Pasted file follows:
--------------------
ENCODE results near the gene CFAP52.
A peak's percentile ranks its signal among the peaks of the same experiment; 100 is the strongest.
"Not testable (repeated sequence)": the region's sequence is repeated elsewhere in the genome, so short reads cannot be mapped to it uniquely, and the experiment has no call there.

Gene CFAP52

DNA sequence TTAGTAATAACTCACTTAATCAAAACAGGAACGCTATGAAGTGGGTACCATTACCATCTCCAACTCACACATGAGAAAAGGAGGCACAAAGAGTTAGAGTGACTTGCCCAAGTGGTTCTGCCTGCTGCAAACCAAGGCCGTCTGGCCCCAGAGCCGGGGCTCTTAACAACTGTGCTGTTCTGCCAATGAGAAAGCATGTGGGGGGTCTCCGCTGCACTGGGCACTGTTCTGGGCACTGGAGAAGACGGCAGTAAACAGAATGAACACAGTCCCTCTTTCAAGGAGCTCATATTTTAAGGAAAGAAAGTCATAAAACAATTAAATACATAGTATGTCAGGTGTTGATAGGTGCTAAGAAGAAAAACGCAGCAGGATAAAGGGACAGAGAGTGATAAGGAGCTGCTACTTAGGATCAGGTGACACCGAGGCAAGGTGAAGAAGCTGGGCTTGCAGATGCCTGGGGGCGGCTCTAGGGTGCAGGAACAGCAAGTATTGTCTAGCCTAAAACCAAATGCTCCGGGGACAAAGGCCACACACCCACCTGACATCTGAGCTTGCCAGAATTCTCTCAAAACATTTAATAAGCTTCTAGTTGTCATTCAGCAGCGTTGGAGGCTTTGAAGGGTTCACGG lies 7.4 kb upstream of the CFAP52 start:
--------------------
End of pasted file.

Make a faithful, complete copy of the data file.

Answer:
ENCODE results near the gene CFAP52.
A peak's percentile ranks its signal among the peaks of the same experiment; 100 is the strongest.
"Not testable (repeated sequence)": the region's sequence is repeated elsewhere in the genome, so short reads cannot be mapped to it uniquely, and the experiment has no call there.

Gene CFAP52

DNA sequence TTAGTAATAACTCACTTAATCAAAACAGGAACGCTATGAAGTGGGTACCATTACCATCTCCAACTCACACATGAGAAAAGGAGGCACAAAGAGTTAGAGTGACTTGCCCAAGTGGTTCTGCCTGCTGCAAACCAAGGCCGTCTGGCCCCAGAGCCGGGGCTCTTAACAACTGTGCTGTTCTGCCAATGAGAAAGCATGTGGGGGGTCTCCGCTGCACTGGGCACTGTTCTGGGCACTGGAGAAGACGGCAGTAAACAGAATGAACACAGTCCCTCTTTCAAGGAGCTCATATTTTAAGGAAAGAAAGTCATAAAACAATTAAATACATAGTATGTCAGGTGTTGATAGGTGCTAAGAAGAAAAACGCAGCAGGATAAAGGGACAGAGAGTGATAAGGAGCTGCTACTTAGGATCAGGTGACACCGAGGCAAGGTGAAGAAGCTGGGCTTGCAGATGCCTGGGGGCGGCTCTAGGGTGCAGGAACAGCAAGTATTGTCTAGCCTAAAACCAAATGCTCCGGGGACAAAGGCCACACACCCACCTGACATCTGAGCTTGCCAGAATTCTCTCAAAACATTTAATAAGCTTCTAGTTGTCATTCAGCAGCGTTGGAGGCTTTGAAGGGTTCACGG lies 7.4 kb upstream of the CFAP52 start: